With so much going on when moving home, it will be down to you to transfer the utilities when buying a house and this checklist will help you.
Amongst the hectic activity such as packing up your belongings and organising the removals, you will need to transfer or organise the utilities so at least the electricity and gas will be working when you move in.
This may also be an opportunity to switch to a new utility provider so you are not paying more than is necessary on your bills.
When should I contact utilities when moving?
There are two issues over when you should contact utilities when moving and they are:
- You will need to notify your current utility supplier at least 48 hours before moving
- Tell them the address you are moving to for posting your final bill.
Your current provider will then arrange for a meter reading or ask that you take one on the day of your move. It’s a good idea to use your smartphone to take a picture as evidence as well.
This means that you won’t be paying for electricity or gas, and should there be a water meter installed then water as well, after you have left the property.
How do I transfer utilities?
You should arrange for the utilities to be working when you move in so contact your current provider – or search for a new one using a utility price comparison website – to get the cheapest deals. They will then have the bills sorted in your name from the date you move in. To transfer, you should:
- Contact the current occupant (or ask the estate agent) who currently supplies the property
- Contact the supplier
- Give them your details for a new account
- Tell them when you are moving in
- Take a meter reading
- Give the supplier the meter reading
- And that’s it!
If you are happy with your current provider, you can call and tell them you are moving and want them to continue being your provider. They will still need the meter readings from your current home and the one you move into.
Moving into a new property
It is crucial that one of the first things you do when moving into your new home is to take electricity and gas meter readings on that day.
Again, it’s a good idea to take photographs of the meter so you can prove that the figures are correct when you moved in.
This also means that you will only pay for the electricity and gas that you use and not for the previous occupants.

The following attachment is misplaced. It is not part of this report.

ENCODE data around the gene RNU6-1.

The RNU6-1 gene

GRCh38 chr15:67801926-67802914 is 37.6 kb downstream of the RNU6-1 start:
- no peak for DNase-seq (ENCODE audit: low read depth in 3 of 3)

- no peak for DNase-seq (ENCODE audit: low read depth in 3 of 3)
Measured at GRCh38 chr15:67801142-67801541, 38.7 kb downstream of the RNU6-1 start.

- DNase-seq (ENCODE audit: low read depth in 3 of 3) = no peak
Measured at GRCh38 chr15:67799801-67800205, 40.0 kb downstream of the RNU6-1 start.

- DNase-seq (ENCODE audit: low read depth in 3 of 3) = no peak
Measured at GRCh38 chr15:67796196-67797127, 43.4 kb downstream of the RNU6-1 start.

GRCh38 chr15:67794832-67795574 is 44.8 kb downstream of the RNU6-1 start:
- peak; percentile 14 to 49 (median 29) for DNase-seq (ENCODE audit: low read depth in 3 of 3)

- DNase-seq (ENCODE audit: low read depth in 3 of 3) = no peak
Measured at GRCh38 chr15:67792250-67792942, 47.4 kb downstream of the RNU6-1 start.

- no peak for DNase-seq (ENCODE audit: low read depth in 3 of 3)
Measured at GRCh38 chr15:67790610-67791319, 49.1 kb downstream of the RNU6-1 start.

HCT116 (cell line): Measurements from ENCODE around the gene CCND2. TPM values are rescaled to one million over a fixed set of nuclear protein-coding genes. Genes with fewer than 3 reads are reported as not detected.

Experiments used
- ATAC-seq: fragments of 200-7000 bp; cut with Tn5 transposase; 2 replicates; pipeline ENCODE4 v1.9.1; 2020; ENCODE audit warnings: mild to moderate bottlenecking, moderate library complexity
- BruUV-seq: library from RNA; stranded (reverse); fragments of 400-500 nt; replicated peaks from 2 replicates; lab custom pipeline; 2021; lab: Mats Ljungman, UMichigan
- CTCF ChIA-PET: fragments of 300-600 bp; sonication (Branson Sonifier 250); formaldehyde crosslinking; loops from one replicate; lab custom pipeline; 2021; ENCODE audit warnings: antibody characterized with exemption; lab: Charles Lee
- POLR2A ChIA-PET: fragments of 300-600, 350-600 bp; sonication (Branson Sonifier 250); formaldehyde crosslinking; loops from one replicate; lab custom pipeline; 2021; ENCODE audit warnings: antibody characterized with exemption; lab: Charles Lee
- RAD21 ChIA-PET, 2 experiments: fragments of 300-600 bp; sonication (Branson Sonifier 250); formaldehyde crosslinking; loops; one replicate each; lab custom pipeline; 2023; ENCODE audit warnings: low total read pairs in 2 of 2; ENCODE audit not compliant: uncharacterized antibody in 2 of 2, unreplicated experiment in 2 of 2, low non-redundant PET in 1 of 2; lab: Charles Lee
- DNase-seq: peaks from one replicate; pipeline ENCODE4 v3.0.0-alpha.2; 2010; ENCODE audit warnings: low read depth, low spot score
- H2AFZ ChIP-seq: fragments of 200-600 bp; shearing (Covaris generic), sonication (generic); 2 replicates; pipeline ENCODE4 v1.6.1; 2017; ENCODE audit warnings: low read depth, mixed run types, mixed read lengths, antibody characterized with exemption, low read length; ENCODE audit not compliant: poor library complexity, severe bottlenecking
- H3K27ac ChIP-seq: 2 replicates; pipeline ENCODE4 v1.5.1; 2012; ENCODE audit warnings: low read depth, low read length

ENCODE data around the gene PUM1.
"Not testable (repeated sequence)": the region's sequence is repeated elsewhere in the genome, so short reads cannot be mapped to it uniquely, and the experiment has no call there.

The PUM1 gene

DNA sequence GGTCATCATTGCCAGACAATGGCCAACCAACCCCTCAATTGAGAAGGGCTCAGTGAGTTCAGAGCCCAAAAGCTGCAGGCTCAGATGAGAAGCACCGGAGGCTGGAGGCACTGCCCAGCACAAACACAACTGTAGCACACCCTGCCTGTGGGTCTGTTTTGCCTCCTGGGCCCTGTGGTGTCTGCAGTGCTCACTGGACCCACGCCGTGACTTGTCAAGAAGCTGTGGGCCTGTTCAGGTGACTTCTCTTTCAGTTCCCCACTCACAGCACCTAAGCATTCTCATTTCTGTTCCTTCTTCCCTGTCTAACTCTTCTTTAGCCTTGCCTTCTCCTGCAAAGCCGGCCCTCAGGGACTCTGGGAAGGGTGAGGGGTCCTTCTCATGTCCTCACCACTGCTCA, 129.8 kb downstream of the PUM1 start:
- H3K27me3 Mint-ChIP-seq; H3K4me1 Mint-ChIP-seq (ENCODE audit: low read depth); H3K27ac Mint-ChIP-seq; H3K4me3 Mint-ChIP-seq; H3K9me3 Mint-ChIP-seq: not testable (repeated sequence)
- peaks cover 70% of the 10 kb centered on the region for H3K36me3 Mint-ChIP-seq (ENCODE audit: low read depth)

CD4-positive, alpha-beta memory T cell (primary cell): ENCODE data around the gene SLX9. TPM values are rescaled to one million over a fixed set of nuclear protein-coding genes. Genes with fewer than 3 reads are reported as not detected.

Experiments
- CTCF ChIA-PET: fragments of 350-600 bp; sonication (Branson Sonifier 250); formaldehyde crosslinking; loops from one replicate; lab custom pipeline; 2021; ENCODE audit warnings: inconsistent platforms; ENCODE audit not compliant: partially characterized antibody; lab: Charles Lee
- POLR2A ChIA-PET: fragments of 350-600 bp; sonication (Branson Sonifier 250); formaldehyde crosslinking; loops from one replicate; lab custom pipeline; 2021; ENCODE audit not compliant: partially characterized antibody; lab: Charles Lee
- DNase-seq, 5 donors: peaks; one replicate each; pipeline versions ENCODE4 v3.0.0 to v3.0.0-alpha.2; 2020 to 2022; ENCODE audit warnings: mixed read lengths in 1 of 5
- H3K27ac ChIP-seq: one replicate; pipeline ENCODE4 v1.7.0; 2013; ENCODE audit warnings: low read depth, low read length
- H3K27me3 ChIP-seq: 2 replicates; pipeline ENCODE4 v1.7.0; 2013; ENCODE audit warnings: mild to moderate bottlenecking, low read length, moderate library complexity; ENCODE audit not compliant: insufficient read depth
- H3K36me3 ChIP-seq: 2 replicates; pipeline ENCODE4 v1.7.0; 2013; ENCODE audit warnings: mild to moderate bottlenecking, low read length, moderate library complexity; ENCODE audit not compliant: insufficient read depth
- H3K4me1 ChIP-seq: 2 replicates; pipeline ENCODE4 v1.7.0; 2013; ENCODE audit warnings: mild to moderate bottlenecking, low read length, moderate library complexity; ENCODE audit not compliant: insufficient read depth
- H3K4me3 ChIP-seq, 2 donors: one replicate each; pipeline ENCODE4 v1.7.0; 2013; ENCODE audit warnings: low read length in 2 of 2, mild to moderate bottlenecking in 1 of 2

You’ll need to know which energy company is supplying your new home and if you don’t arrange for a new supplier to take over, then you could be moved onto a deemed contract which tends to have higher rates.
If, for some reason, the person living in your new home or the estate agent does not know who the utility suppliers are, then it’s easy enough to find who the gas provider is by visiting the Find My Supplier website.
How do I find out who supplies electricity to a new house?
Unlike the situation for finding out who supplies the gas, finding the electricity supplier is more complicated. If you can’t ask the previous owner, then you need to call one of these regional distributor contact numbers based on the geographic location of your home:
- Central and South Scotland
0330 1010 300
- North West England
0870 7510 093
- North East England
0845 6013 268
- North Scotland
0345 026 2554
- North Wales, Merseyside, Cheshire, North Shropshire
033 0101 0300
- South England
0845 0262 554
- South Wales, South West England, Midlands
0845 6015 972
- London, South East & East England
0845 6015 467
0845 070 7172
Moving into a house with a prepayment meter
There is also an issue for those who are moving into a house that has a prepayment meter because you need to arrange for a new top-up card or key to be sent to you before moving in.
You may also need to look into the reasons why a prepayment meter has been fitted and it may be because the previous occupant struggled to pay bills or they simply preferred paying with a meter.
The downside to having a prepayment meter is that the rates may be higher so you could negotiate and have a normal meter fitted and pay by direct debit. (Though you can also switch to another provider offering a better prepayment meter rate).
Essentially, the prepayment meter means you pay for a utility before using it whereas a credit meter allows you to pay for the utilities you have used.
Setting up gas and electricity in a new home
For a new-build property, you will need to speak with the developer to see if there is a supplier in place already for the water, gas, and electricity. You will need to call the suppliers to set up a new account with them.
Again, ensure you take a meter reading and photographs of the meter on the day you move in – do not presume that the developer will do this beforehand.
Forgot to take meter reading when moved in
In all the excitement of moving into a new home, you may forget to take meter readings when you move in.
Firstly, you should ask the previous occupants whether they took meter readings when they moved out – it’s normally good sense to do so. If so, they will have informed the supplier of these details.
If not, then you have to take meter readings on the day you realise and explain the situation to the supplier. The issue will be that you may end up paying a utility bill for the previous occupants (or a small proportion of it based on their previous use) because no-one bothered to check the meters and tell the energy supplier.
Remember: It’s always worth using a checklist to help you transfer the utilities when buying a house so you don’t get charged for a utility you haven’t used and you can be confident that the utilities will be in place when you unpack – that all-important cup of tea won’t be possible without electricity …
The Find My Supplier website is for sourcing the property’s current gas provider and it is easy to use. You either enter the meter point reference number or your postcode.